SCOTUS: No sniffs without a warrant

The Court ruled police need a warrant to investigate private property and its surroundings with sniffer dogs

Topics: police dogs, SCOTUS, Privacy, Warrant, Drugs, sniffer dogs,

SCOTUS: No sniffs without a warrant (Credit: Shutterstock/ Ruben Paz)

The Supreme Court ruled Tuesday that police could only use sniffer dogs to investigate a property and its surroundings if they first obtained a warrant. “A police officer not armed with a warrant may approach a home and knock, precisely because that is no more than any private citizen might do,” Justice Antonin Scalia wrote for the 5-4 majority decision.

The decision upheld a 2011 ruling by the Florida Supreme Court suppressing evidence uncovered at Joelis Jardines’ home with the help of Franky, a chocolate Labrador retriever with a strong record of sniffing out drug stashes. The Economist explained the justices’ reasoning, the decision and its relevance to privacy laws more broadly:



“The home”, Justice Scalia wrote in the Court’s opinion, “is first among equals”, and for fourth-amendment purposes the curtilage is part of the home. The police need not divert their gaze from private homes as they walk down the street, and they can even knock on the front door and ask questions, just as anyone else might do. But they cannot bring drug-sniffing dogs onto the porch without invitation or a warrant. This distinction, Justice Scalia notes, “does not require fine-grained legal knowledge; it is generally managed without incident by the Nation’s Girl Scouts and trick-or-treaters.” Justice Kagan wrote a similarly plain-spoken concurrence. The police bringing a drug-sniffing dog onto the porch uninvited and unwarranted is as much a trespass as a stranger walking up to your front door, not knocking or saying hello, and peering through your window with high-powered binoculars. Justices Alito, Roberts, Kennedy and Breyer dissented, arguing that the majority’s definition of trespass is unsupported in precedent, and that “odors emanating from a house may be detected from locations that are open to the public”. That the member of the public detecting those odors happened to be a dog rather than a human was neither here nor there.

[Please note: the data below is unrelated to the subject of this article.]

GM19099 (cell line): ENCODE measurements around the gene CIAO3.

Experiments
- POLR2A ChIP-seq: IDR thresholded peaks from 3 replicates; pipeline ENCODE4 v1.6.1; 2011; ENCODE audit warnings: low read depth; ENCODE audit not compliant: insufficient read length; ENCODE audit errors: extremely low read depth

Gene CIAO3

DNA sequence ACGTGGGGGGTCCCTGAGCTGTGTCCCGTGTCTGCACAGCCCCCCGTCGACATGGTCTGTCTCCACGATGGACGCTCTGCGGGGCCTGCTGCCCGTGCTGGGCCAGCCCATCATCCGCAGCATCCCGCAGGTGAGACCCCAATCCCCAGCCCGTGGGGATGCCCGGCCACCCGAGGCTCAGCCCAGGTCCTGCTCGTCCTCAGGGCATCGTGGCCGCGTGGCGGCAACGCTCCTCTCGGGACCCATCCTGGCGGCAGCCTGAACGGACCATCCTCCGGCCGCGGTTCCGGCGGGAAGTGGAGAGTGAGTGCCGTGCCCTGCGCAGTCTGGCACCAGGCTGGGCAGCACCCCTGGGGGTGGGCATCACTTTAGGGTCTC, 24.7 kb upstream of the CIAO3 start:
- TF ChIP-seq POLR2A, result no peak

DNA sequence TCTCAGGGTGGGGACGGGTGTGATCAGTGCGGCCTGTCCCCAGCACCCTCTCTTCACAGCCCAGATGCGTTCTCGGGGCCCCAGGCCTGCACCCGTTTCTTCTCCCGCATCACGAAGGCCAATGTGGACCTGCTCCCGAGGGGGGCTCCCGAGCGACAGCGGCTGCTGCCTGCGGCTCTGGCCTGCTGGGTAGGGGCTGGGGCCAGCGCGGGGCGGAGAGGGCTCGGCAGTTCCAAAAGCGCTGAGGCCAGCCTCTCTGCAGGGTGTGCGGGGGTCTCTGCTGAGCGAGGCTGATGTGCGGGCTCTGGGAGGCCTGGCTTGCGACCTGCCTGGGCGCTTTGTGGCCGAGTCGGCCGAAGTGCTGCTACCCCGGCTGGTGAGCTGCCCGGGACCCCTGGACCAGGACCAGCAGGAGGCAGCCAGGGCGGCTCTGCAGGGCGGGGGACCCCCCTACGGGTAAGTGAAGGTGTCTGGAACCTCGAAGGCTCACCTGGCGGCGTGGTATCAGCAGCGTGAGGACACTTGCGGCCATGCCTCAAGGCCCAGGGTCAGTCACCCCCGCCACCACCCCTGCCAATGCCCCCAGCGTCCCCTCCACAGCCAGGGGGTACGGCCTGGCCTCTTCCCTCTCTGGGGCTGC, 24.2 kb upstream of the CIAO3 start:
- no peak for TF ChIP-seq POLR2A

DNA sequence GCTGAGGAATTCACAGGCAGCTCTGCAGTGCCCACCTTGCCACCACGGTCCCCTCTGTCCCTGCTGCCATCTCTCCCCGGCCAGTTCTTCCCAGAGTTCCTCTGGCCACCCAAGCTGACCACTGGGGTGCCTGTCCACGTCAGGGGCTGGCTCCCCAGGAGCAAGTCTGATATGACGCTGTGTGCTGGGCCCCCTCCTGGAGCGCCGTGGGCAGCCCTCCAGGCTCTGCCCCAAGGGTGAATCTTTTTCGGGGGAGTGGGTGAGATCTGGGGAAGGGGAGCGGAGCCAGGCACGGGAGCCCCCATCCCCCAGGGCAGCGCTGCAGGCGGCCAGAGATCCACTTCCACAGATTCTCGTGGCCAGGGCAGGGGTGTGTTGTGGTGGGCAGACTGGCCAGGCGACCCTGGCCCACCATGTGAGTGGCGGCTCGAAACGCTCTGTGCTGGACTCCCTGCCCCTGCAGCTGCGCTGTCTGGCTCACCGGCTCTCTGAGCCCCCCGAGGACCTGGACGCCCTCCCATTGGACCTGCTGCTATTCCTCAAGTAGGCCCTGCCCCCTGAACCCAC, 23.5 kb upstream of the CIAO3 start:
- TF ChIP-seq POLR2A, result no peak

Civil-libertarians will rightly celebrate this decision, but it deserves only two cheers. It pertains strictly to physical property, and to domestic physical property (ie, the home), which as Justice Scalia noted already enjoys strong fourth-amendment protection. The third cheer will come when the Court extends similarly robust protection to data and metadata. That, alas, still seems a long way off.

 

Natasha Lennard

Natasha Lennard is an assistant news editor at Salon, covering non-electoral politics, general news and rabble-rousing. Follow her on Twitter @natashalennard, email nlennard@salon.com.

More Related Stories

Featured Slide Shows

  • Share on Twitter
  • Share on Facebook
  • 1 of 13
  • Close
  • Fullscreen
  • Thumbnails
    Clare Barboza/Bloomsbury

    Uncommon Apples

    Api Étoile

    Like little stars.

    Clare Barboza/Bloomsbury

    Uncommon Apples

    Calville Blanc

    World's best pie apple. Essential for Tarte Tatin. Has five prominent ribs.

    Clare Barboza/Bloomsbury

    Uncommon Apples

    Chenango Strawberry

    So pretty. So early. So ephemeral. Tastes like strawberry candy (slightly).

    Clare Barboza/Bloomsbury

    Uncommon Apples

    Chestnut Crab

    My personal fave. Ultra-crisp. Graham cracker flavor. Should be famous. Isn't.

    Clare Barboza/Bloomsbury

    Uncommon Apples

    D'Arcy Spice

    High flavored with notes of blood orange and allspice. Very rare.

    Clare Barboza/Bloomsbury

    Uncommon Apples

    Esopus Spitzenberg

    Jefferson's favorite. The best all-purpose American apple.

    Clare Barboza/Bloomsbury

    Uncommon Apples

    Granite Beauty

    New Hampshire's native son has a grizzled appearance and a strangely addictive curry flavor. Very, very rare.

    Clare Barboza/Bloomsbury

    Uncommon Apples

    Hewes Crab

    Makes the best hard cider in America. Soon to be famous.

    Clare Barboza/Bloomsbury

    Uncommon Apples

    Hidden Rose

    Freak seedling found in an Oregon field in the '60s has pink flesh and a fragrant strawberry snap. Makes a killer rose cider.

    Clare Barboza/Bloomsbury

    Uncommon Apples

    Knobbed Russet

    Freak city.

    Clare Barboza/Bloomsbury

    Uncommon Apples

    Newtown Pippin

    Ben Franklin's favorite. Queen Victoria's favorite. Only apple native to NYC.

    Clare Barboza/Bloomsbury

    Uncommon Apples

    Pitmaston Pineapple

    Really does taste like pineapple.

  • Recent Slide Shows

Comments

0 Comments

Comment Preview

Your name will appear as username ( settings | log out )

You may use these HTML tags and attributes: <a href=""> <b> <em> <strong> <i> <blockquote>